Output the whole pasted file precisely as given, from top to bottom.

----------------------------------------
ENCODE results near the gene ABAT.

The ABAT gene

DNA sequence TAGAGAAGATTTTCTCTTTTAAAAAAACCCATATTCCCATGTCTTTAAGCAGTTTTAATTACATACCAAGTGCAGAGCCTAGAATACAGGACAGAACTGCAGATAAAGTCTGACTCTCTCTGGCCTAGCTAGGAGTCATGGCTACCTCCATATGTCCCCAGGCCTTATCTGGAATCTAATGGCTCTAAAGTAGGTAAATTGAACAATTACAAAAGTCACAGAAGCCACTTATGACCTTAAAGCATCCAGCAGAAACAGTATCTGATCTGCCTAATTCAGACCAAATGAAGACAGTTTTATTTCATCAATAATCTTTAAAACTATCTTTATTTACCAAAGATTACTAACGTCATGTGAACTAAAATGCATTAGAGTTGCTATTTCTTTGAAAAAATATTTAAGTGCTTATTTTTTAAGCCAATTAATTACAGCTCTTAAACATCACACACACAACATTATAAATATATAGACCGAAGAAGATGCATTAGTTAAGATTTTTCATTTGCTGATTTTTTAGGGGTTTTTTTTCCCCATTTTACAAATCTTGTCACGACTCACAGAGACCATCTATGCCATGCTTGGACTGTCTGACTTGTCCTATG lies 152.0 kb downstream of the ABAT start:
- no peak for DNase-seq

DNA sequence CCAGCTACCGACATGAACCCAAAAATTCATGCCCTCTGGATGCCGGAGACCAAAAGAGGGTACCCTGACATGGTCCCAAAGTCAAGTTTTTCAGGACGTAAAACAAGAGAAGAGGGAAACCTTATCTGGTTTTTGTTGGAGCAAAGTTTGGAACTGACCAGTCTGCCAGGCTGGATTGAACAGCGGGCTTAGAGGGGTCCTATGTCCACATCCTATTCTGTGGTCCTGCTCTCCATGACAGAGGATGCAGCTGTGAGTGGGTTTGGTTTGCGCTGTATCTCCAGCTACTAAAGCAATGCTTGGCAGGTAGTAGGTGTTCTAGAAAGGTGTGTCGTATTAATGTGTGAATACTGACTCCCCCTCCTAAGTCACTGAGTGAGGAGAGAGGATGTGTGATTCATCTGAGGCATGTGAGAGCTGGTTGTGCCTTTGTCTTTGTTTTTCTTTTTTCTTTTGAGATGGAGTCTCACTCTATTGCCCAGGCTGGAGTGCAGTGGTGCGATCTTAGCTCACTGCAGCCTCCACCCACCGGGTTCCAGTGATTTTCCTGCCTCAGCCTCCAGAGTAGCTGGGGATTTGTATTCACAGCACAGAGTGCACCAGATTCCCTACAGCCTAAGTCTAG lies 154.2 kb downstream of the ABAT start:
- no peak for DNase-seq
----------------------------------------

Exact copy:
ENCODE results near the gene ABAT.

The ABAT gene

DNA sequence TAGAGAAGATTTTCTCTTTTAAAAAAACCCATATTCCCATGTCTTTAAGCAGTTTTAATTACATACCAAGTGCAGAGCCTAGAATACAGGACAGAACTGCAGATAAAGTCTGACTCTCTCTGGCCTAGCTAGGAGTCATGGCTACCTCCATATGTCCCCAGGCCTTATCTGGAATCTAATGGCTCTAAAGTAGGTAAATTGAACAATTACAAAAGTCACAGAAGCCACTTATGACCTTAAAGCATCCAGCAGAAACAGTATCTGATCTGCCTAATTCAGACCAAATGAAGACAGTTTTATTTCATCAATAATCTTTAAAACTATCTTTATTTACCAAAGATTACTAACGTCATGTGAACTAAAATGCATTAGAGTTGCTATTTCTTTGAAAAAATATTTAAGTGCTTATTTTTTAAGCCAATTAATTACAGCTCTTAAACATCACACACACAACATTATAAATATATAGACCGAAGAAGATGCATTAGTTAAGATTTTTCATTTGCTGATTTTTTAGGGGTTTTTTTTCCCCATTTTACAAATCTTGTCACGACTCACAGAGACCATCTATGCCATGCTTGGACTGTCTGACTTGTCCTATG lies 152.0 kb downstream of the ABAT start:
- no peak for DNase-seq

DNA sequence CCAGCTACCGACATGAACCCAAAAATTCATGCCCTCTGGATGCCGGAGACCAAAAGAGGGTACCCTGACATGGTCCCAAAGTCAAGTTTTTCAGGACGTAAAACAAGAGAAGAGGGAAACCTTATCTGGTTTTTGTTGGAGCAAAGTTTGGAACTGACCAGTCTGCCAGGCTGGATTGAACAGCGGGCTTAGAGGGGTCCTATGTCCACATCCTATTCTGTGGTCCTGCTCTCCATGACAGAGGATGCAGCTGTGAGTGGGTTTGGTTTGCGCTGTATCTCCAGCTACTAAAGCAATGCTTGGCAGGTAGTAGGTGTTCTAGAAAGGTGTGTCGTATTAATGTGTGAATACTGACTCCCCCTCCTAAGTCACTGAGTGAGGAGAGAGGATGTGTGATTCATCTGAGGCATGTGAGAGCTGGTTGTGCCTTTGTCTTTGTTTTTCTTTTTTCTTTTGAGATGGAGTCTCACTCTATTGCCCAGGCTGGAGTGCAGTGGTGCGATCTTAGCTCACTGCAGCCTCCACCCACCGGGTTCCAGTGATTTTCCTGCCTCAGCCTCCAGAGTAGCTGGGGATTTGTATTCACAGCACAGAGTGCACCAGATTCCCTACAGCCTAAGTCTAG lies 154.2 kb downstream of the ABAT start:
- no peak for DNase-seq